Tooth sensitivity is the common name for root sensitivity or dentin sensitivity (the layer beneath tooth enamel). It refers to pain or discomfort in your teeth in response to certain stimuli. Symptoms may come and go, and may range from mild to severe. Tooth sensitivity is very common, and also very treatable. If you are bothered by sensitive teeth, see your dentist.
How Can I Tell if I Have Tooth Sensitivity?
Tooth sensitivity has many indications. Any or all of the following may be symptoms of tooth sensitivity.
- Pain when drinking hot or cold beverages
- Pain when eating hot or cold foods
- Pain when eating or drinking sweet or acidic foods and beverages
- Pain when breathing cold air
- Staining on the surface of your teeth
- Pain when brushing your teeth
- Pain localized to one tooth
- Sharp temporary pain rather than mild pain
- Pain when biting or chewing
- Spontaneous tooth pain without obvious cause
What Causes Tooth Sensitivity?
Sensitive teeth are usually the result of worn tooth enamel or exposed roots. However, tooth sensitivity may be caused by other factors. Any single or combination of the following may be the cause of your tooth sensitivity.
- Improper brushing habits (using a hard toothbrush and brushing aggressively)
- Frequent eating and drinking of acidic and/or sweet foods and beverages
- Weakened or fractured fillings
- Broken or chipped teeth
- Receding gums
- Grinding your teeth in your sleep
- Dental treatments (temporary sensitivity associated with procedures such as crowns, fillings, and bleaching)
- The frequent use of home bleaching kits
- Plaque build-up that erodes enamel
- Gum disease such as gingivitis
- A cavity
- Hormone imbalance causing gum inflammation
What Can I Do About Tooth Sensitivity?
Don’t despair! There are many ways that you can prevent tooth sensitivity. Purchase a soft bristled brush and use it at a 45° angle to your gums, brushing delicately. Floss regularly and use fluoridated toothpaste and mouthwash daily. Take a break from the use of home bleaching kits. If you grind your teeth, consider a mouth guard. Drink water or chew sugarless gum after consuming acidic foods and drinks. Try using a straw when drinking acidic beverages to limit contact with your teeth.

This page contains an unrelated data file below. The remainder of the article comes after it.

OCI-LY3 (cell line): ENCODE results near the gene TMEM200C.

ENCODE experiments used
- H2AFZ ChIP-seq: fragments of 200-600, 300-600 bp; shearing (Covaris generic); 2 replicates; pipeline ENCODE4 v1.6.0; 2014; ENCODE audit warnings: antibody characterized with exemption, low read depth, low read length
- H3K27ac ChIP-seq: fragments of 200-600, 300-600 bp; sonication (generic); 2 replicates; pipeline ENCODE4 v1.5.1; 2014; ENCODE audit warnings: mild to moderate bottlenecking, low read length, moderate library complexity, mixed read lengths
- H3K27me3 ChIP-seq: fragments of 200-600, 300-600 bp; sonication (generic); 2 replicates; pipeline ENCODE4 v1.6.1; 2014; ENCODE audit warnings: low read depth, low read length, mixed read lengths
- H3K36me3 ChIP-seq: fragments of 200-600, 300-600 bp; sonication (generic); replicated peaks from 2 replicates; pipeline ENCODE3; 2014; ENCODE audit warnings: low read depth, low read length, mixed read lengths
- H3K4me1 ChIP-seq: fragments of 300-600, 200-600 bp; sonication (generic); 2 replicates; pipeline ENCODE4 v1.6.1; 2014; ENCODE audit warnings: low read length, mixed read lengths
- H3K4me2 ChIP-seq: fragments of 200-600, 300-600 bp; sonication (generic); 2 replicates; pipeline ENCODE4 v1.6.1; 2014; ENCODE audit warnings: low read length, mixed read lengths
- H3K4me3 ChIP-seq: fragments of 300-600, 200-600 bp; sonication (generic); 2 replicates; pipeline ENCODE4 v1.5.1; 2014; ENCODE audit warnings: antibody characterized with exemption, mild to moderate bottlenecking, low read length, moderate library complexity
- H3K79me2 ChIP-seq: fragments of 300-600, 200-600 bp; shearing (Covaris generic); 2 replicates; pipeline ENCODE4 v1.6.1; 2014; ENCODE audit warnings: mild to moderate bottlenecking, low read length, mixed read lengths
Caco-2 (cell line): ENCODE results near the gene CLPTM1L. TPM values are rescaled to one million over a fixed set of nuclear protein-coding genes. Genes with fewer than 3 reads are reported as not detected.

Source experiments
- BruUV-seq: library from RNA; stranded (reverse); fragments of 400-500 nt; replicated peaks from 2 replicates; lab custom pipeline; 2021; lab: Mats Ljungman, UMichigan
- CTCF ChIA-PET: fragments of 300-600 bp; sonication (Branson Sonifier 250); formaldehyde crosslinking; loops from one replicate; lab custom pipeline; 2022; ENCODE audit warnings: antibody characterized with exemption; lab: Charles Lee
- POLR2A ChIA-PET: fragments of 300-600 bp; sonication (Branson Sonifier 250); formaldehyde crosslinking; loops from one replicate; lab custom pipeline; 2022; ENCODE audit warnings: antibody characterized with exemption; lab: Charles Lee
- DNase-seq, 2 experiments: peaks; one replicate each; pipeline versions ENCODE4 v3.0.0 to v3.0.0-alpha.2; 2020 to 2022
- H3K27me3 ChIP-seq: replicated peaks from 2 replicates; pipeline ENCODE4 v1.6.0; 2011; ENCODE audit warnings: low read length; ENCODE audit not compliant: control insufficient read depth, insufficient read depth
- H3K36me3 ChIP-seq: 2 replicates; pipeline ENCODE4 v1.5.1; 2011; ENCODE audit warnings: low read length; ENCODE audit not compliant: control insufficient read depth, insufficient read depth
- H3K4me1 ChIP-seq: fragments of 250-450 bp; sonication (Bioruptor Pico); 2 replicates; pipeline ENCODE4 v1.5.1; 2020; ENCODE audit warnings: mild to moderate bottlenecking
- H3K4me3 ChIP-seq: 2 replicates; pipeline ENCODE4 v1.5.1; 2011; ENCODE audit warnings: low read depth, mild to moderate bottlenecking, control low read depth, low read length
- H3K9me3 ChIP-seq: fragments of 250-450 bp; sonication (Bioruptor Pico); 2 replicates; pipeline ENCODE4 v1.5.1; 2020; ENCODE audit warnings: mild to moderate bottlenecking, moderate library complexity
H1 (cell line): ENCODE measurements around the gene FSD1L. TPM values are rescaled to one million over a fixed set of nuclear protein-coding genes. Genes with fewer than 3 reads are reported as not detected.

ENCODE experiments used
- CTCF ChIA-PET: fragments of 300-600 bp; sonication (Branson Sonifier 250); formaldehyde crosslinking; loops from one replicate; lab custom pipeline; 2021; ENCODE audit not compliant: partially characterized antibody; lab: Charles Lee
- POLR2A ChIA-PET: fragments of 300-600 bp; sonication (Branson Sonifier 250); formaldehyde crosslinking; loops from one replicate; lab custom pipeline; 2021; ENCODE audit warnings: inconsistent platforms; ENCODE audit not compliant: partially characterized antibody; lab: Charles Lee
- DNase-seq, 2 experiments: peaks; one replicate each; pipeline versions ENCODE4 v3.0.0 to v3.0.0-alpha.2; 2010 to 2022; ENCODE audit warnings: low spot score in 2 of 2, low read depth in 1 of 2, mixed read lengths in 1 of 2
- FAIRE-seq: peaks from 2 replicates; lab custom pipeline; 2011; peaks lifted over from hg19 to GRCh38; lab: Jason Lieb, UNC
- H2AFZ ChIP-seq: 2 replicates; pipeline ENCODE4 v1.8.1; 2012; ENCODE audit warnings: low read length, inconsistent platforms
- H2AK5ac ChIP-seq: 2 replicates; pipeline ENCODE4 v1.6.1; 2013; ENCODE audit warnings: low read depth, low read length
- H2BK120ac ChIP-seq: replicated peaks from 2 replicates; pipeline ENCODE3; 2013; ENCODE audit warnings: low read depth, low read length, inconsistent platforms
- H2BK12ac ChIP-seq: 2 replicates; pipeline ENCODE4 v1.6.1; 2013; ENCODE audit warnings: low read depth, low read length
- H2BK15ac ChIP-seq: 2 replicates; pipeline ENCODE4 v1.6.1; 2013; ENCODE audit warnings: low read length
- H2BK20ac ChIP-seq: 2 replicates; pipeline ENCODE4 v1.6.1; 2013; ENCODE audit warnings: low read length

So what do you do if you already have tooth sensitivity? See your dentist. Your dentist will determine the reason for your sensitivity and treat the underlying cause. She may recommend desensitizing toothpaste, or apply fluoride to the sensitive areas of your teeth to strengthen tooth enamel and reduce pain. Occasionally, she may treat exposed roots by applying bonding resin to the sensitive surfaces. Crowns, fillings or inlays may be used to fix a tooth flaw or decay that is causing the sensitivity. In rare cases surgical gum grafts are used. A small amount of gum tissue is taken from elsewhere in your mouth and attached to the affected site. If the pain can’t be managed, sometimes a root canal may be necessary (a procedure used to treat problems in the tooth’s soft core or pulp).
The mystery of what is causing your tooth sensitivity can be solved by input from your dentist. She will look at the health of your teeth and check for potential problems. An office visit will determine the most likely cause of your pain and help find the best solution for your particular situation.
Centennial Smiles can help you with tooth sensitivity. Call us today at 587-353-5060.